How to Commission a Photographer / Part 5: Timings
Part 5: Timings: The production process. As part of our ten part, weekly series on commissioning photography, we are now going to look at the shoot production process - from budget sign off to the day of the shoot. This will then enable you to work out how it all fits in with your timings and see what else you might need to be prepared for.
LPA are shoot producers as well as agents and it’s our job to plan and schedule your shoot so everything runs smoothly. The key to that is to think ahead and be realistic about how long things might take, however straightforward or convoluted things might seem. And actually, the key milestones are exactly the same with every shoot...
whether the shoot is fairly straightforward still life …
or something more complex, involving location permits, model casting and styling…
Here’s a quick step by step guide from our point of view.
Step One: Agree budget
The first thing we need to do before we crack on with any shoot production or even confirm the photographer for you, is to 100% agree the shoot costs in writing. To do this the brief needs to be the final, confirmed brief. Changes can be a lot more disruptive than you might think (see Part: 3)
As you can hopefully appreciate, once we have agreed to commence with the shoot production we have also agreed to commit to the liability of the shoot costs. We will confirm the photographer and the crew, which means they won’t be available for other shoots so may well turn work away. It is likely we will also start having to pay for other shoot expenses. We often have several shoots going on at the same time, so we do need to be bit strict here in terms of getting everything pinned down and the budget confirmed in writing, ideally by way of a purchase order.
Step Two: Agree timings
Of course we will always try and be as flexible as possible, especially if there is little more than the photographer that we need to confirm. Having said that though, to guarantee you are going to get the photographer of your choice, when you want them, and for us to confirm the perfect crew, not to mention work out if the timings are even possible, the best plan is to pin the dates down ASAP.
Step Three: Agree contracts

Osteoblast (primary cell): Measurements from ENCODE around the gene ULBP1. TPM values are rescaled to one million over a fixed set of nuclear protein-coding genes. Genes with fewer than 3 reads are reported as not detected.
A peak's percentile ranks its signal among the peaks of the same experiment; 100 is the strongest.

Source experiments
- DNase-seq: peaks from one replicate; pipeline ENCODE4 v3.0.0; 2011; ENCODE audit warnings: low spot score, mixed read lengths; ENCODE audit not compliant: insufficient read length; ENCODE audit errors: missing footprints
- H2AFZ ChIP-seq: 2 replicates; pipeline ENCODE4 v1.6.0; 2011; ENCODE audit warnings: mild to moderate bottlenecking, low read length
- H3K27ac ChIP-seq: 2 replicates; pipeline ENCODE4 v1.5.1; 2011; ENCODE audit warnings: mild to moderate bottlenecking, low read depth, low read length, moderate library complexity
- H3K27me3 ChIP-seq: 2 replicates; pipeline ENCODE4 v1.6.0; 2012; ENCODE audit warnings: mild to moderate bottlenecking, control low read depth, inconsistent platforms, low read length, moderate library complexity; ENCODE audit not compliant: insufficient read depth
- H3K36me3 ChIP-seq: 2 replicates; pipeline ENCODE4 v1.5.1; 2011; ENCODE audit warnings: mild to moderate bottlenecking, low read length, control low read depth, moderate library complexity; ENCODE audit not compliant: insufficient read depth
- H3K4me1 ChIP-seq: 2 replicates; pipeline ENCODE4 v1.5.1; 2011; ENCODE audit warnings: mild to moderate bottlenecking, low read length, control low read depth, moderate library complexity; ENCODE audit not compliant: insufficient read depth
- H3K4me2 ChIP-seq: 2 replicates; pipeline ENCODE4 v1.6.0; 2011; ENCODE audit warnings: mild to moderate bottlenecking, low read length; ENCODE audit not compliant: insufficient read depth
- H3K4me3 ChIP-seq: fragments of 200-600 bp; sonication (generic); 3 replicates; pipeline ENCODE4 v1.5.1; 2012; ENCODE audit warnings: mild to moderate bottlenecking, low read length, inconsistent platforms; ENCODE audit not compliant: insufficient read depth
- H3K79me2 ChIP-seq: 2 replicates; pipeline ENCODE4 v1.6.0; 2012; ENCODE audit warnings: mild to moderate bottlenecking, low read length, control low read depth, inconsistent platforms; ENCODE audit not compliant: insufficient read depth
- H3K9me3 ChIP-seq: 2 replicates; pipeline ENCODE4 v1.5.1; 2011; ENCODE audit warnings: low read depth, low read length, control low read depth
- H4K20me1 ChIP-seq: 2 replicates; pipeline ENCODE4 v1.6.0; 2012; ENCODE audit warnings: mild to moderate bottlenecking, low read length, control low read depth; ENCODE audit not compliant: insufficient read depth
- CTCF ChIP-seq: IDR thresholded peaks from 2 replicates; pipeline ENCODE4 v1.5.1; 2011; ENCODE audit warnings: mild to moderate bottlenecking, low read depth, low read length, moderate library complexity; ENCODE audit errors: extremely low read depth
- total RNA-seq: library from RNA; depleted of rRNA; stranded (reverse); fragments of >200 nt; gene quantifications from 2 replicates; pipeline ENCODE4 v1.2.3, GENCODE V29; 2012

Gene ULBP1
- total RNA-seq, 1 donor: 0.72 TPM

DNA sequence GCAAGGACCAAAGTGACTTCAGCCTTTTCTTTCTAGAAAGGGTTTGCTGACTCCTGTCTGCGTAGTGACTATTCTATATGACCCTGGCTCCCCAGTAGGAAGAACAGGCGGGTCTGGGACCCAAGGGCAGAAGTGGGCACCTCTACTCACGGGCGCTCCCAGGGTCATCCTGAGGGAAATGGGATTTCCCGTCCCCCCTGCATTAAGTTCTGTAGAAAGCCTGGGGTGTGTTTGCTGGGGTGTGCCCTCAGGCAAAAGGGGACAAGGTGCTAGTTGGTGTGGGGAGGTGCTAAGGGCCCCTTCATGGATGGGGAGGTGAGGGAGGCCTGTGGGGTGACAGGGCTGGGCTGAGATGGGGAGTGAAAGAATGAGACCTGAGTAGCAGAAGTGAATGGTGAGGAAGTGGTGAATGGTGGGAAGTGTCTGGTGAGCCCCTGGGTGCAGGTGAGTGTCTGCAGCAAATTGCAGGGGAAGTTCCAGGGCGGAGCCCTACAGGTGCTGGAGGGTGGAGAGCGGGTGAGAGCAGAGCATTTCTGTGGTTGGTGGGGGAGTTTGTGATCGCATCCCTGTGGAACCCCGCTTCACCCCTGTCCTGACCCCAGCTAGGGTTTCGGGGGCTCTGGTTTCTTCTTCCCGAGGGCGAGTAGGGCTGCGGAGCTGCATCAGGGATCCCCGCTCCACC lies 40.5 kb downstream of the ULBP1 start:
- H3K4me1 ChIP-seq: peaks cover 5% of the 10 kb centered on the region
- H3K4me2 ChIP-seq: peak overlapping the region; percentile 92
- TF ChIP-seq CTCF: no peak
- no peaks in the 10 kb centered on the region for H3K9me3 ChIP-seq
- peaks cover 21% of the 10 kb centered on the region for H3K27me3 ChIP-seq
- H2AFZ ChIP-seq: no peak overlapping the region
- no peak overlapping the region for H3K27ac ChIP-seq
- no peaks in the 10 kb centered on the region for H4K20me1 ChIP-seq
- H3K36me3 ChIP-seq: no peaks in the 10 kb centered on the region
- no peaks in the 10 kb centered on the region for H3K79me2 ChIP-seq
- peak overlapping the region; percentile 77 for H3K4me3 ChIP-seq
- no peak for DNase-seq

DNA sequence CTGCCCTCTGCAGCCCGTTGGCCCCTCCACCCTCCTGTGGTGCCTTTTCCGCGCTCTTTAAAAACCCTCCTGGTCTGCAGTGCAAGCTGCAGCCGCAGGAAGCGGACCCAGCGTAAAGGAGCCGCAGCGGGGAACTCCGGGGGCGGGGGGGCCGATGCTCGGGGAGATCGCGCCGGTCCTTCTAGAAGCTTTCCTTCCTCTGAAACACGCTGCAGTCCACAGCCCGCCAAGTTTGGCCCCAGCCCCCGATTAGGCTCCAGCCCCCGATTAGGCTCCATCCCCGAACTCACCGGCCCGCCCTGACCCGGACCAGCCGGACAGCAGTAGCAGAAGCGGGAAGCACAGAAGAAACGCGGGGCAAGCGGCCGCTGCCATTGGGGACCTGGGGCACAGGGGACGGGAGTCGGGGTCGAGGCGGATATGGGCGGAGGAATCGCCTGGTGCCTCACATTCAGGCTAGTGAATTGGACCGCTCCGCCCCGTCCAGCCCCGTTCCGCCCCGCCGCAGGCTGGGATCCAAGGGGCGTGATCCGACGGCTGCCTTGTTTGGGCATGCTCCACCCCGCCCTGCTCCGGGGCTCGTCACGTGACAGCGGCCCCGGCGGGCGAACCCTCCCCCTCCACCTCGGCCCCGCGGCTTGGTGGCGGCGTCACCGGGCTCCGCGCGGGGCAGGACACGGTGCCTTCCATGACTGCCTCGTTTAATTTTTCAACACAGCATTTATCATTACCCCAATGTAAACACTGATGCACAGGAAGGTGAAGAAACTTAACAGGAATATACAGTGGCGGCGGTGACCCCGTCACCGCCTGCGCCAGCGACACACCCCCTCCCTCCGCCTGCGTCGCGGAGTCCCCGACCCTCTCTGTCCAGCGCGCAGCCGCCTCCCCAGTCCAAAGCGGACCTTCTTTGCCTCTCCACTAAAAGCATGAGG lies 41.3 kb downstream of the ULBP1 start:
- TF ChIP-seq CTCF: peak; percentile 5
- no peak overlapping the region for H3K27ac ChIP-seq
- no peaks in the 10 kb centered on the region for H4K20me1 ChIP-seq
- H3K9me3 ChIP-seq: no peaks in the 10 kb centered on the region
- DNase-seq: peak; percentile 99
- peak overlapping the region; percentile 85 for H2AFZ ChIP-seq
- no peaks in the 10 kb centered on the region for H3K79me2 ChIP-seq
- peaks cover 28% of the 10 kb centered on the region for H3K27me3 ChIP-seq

When we send our estimate for the shoot we always attach a set of our terms and conditions. These outline the basic legal terms on which we are happy to do business. You may have a particular photography shoot contract yourself, probably with much of the same clauses that our own terms include, the goal is simply to reach a mutually acceptable and fair business agreement so we can get on with the logistics and the creative part. Our business terms are industry standard and just lay down general guidelines so expectations are met and everything is clear. They include things like payment and cancellation terms, who is liable for third part clearances, what you need to do if you want to extend the agreed usage and a few other things. But lots more about this next week in Part 6: Photoshoot Contracts.
Step Four: Funds
As I mentioned earlier, when we agree to produce a shoot and deliver the required images we agree to take on a financial liability. We can’t, and hopefully you’ll agree, we shouldn’t, bank roll any shoot that is more than just basic photographic expenses. This isn’t just because it will play havoc with our cash flow, it is just too much of a risk to a small business to take on such a large liability should the worst happen and we don’t get paid. We also want to preserve our relationships with our own suppliers that we have spent years building up by avoiding late payment. I think it’s fair to say most photographers and agents would agree. Some productions we deal with have 50k plus budgets associated with them, so you can imagine how the financial liability might accumulate.
Step Five: Plan the schedule
Once all of the above are in place the lead time required for shoots varies depending on what is involved.
A shoot with little necessary preparation for example can be achieved with only 24 hours lead time …
Say for example, you needed a photographer to shoot some of your staff for internal communications. As long as things are organised your side we can get a photographer to shoot pretty much the next day. Having said that though, it would be preferable for the photographer to do a recce of the location so he can plan some shots.